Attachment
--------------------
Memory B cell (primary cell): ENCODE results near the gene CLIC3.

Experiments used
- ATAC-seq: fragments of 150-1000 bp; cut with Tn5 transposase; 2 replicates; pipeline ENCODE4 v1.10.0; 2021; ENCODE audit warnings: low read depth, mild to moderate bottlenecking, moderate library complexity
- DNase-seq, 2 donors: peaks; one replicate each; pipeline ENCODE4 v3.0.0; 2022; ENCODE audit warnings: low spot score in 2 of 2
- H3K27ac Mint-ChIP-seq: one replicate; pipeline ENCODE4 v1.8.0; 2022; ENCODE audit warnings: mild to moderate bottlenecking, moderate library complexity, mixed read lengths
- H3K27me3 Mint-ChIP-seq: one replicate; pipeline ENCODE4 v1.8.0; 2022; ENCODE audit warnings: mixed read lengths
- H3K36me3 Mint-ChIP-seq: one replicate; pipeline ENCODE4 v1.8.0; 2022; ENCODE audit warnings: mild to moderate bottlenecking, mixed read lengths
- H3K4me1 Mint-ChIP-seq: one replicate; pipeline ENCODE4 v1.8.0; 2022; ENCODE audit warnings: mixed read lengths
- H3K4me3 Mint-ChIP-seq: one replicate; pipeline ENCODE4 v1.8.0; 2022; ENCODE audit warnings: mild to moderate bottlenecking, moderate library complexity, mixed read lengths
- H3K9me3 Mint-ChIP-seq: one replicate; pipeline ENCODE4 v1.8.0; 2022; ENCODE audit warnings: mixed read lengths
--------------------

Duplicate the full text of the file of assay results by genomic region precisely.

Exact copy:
Memory B cell (primary cell): ENCODE results near the gene CLIC3.

Experiments used
- ATAC-seq: fragments of 150-1000 bp; cut with Tn5 transposase; 2 replicates; pipeline ENCODE4 v1.10.0; 2021; ENCODE audit warnings: low read depth, mild to moderate bottlenecking, moderate library complexity
- DNase-seq, 2 donors: peaks; one replicate each; pipeline ENCODE4 v3.0.0; 2022; ENCODE audit warnings: low spot score in 2 of 2
- H3K27ac Mint-ChIP-seq: one replicate; pipeline ENCODE4 v1.8.0; 2022; ENCODE audit warnings: mild to moderate bottlenecking, moderate library complexity, mixed read lengths
- H3K27me3 Mint-ChIP-seq: one replicate; pipeline ENCODE4 v1.8.0; 2022; ENCODE audit warnings: mixed read lengths
- H3K36me3 Mint-ChIP-seq: one replicate; pipeline ENCODE4 v1.8.0; 2022; ENCODE audit warnings: mild to moderate bottlenecking, mixed read lengths
- H3K4me1 Mint-ChIP-seq: one replicate; pipeline ENCODE4 v1.8.0; 2022; ENCODE audit warnings: mixed read lengths
- H3K4me3 Mint-ChIP-seq: one replicate; pipeline ENCODE4 v1.8.0; 2022; ENCODE audit warnings: mild to moderate bottlenecking, moderate library complexity, mixed read lengths
- H3K9me3 Mint-ChIP-seq: one replicate; pipeline ENCODE4 v1.8.0; 2022; ENCODE audit warnings: mixed read lengths